Gallery: Affordable Housing Made of Recycled Materials


Imagine building your home exclusively of salvaged materials. No re-mixed concretes or FSC-certified woods. Just metals and woods that have been discarded. That’s exactly the kind of home-building Dan Phillips has set out to do through his low-income housing initiative, The Phoenix Commotion. Out to prove that homes can be sound, affordable, and energy-efficient — even aesthetically interesting, Dan is on a mission to build low-cost homes with salvaged materials sourced from unusual places, ranging from flea markets to auto-salvage yards.

Dan’s quirky homes are quite possibly a scavenger’s dream. Each home is infused with imaginative combinations and patterns composed of available materials, from a ceiling tiled with old license plates to doors punctuated with colorful bottles. While the use of “trash” materials makes the building method solidly devoted to minimizing environmental impact, Dan Phillips’ reasoning for his unusual choice of materials is also unmistakeably humanitarian. According to his website, The Phoenix Commotion is “committed to people and their communities” — striving to build housing as cost-effectively as possible in order to provide low-income families the opportunity to own their own home.

Dan also possess a rather surprising contentment with building codes. With what seems to be just the slightest skepticism, Dan cites that building “codes are the result of massive research, debate, input, and planning. They represent the minimum for a safe quality of life in America.” His willingness to play nice with others, including engineers, electricians and plumbers, is certainly proof that Dan is a man that places more importance on his mission than his ego. A clearly successful result of his collaboration is his work with city officials to establish a warehouse where product manufacturers can donate their leftover materials to the cause. To incentivize the delivery of the materials, donations are tax-deductible.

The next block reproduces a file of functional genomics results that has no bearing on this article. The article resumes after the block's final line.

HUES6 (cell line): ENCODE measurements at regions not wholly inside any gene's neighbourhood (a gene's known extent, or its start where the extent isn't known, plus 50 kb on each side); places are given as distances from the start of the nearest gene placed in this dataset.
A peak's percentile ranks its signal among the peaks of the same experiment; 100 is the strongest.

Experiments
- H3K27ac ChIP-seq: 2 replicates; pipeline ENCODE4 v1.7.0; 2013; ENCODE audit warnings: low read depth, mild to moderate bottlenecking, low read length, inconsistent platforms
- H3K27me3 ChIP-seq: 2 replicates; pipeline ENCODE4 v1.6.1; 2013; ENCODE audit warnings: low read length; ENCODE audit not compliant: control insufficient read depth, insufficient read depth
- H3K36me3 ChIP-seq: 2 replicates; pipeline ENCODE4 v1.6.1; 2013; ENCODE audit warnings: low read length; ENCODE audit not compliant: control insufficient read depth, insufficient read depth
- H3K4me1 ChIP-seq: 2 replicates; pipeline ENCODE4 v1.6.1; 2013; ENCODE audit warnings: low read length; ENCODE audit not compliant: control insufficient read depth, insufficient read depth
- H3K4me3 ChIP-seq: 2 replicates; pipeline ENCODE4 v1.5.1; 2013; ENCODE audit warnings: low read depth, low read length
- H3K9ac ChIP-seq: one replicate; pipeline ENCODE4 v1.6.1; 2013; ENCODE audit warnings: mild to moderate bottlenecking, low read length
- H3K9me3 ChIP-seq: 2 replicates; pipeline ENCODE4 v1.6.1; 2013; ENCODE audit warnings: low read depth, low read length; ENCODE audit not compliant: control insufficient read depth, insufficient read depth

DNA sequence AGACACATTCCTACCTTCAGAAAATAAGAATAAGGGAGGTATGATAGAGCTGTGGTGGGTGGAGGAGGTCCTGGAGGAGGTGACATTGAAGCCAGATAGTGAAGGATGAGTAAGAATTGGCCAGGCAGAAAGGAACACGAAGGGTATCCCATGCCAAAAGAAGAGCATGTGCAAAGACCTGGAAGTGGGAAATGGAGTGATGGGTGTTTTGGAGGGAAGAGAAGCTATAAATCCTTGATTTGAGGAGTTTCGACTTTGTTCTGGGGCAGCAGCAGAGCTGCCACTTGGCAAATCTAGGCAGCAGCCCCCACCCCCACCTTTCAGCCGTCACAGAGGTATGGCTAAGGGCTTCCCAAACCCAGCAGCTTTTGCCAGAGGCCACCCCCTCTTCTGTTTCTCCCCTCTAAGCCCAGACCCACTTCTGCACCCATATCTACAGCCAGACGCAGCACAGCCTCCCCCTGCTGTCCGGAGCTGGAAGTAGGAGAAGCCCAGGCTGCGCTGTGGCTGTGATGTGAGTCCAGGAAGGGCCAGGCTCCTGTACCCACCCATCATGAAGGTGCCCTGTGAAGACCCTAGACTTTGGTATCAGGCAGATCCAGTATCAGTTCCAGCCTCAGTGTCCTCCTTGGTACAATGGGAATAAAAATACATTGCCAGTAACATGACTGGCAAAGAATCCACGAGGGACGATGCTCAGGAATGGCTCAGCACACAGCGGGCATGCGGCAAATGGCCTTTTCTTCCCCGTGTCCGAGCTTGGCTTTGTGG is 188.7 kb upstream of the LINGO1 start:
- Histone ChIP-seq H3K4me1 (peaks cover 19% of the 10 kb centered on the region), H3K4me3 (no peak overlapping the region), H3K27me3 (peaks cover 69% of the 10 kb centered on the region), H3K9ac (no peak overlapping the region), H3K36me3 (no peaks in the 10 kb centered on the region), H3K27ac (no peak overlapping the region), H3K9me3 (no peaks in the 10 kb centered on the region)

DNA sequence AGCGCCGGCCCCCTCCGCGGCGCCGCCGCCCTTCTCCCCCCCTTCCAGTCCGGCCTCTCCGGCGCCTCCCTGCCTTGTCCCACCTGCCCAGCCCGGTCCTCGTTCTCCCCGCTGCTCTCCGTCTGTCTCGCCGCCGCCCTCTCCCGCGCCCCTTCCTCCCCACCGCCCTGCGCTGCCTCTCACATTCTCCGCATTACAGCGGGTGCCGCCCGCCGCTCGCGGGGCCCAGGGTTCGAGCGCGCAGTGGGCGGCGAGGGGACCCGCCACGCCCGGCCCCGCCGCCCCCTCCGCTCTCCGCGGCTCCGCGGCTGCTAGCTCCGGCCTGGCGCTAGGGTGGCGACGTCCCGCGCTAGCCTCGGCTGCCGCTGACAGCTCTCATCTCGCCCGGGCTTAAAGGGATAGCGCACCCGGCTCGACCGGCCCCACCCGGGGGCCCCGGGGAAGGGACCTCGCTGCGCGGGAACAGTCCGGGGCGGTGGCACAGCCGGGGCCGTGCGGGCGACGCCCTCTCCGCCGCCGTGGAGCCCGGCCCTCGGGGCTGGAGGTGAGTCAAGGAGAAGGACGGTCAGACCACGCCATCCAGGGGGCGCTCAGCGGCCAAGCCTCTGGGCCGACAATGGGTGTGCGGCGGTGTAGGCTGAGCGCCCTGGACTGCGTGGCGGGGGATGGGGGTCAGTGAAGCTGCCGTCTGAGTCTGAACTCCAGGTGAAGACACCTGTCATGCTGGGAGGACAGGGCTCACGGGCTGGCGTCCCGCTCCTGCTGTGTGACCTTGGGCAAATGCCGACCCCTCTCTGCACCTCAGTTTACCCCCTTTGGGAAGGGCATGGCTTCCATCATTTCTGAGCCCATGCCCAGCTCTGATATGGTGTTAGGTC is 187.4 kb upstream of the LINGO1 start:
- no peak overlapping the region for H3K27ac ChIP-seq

Dan’s ambition to build a business that creates homes with an eco- and social- conscience is already admirable, but his work is even more impressive when you consider his ability to provide us with unquestionably eclectic and non-traditionally stunning homes that take nothing less than a very large dose of creativity to dream up.

+ The Phoenix Commotion

Via NYTimes

Photos by Michael Stravato


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  1. alex123 November 30, 2010 at 1:38 pm

    This is really cool!!!!!

  2. Emerging Ghana Affordab... June 29, 2010 at 1:01 am

    […] Lisbon-based Blaanc in collaboration with Architect João Caeiro, Emerging Ghana is a plan for an eco-affordable single family house for the emerging middle class of Ghana. The design recently won first place in the international […]

  3. W Basson March 5, 2010 at 5:33 am

    Amen to Kevin Carson’s comment above! That has exactly been my experience too. ‘Building codes’ and ‘regulatory regimes’ by and large serve to keep Big Business, well …in Big Business.

  4. Kevin Carson September 7, 2009 at 8:38 pm

    I’m also surprised at his relatively mild skepticism toward building codes. There’s a wide range of writers on alternative and vernacular building technologies (like Colin Ward in Talking Houses) who regard building codes as primarily a way of locking in several-decades-old technology and protecting conventional contractors from low-overhead alternative (unconventional modular technologies more amenable to easy DIY building, etc.). Based on my own study, I consider the primary function of all “safety” codes and regulatory regimes to be imposing artificially high overhead levels on production, with initial capital outlays and levels of overhead that can only be serviced by large-batch production, and thereby effectively criminalizing low-overhead, small-batch production in the household and informal sector.

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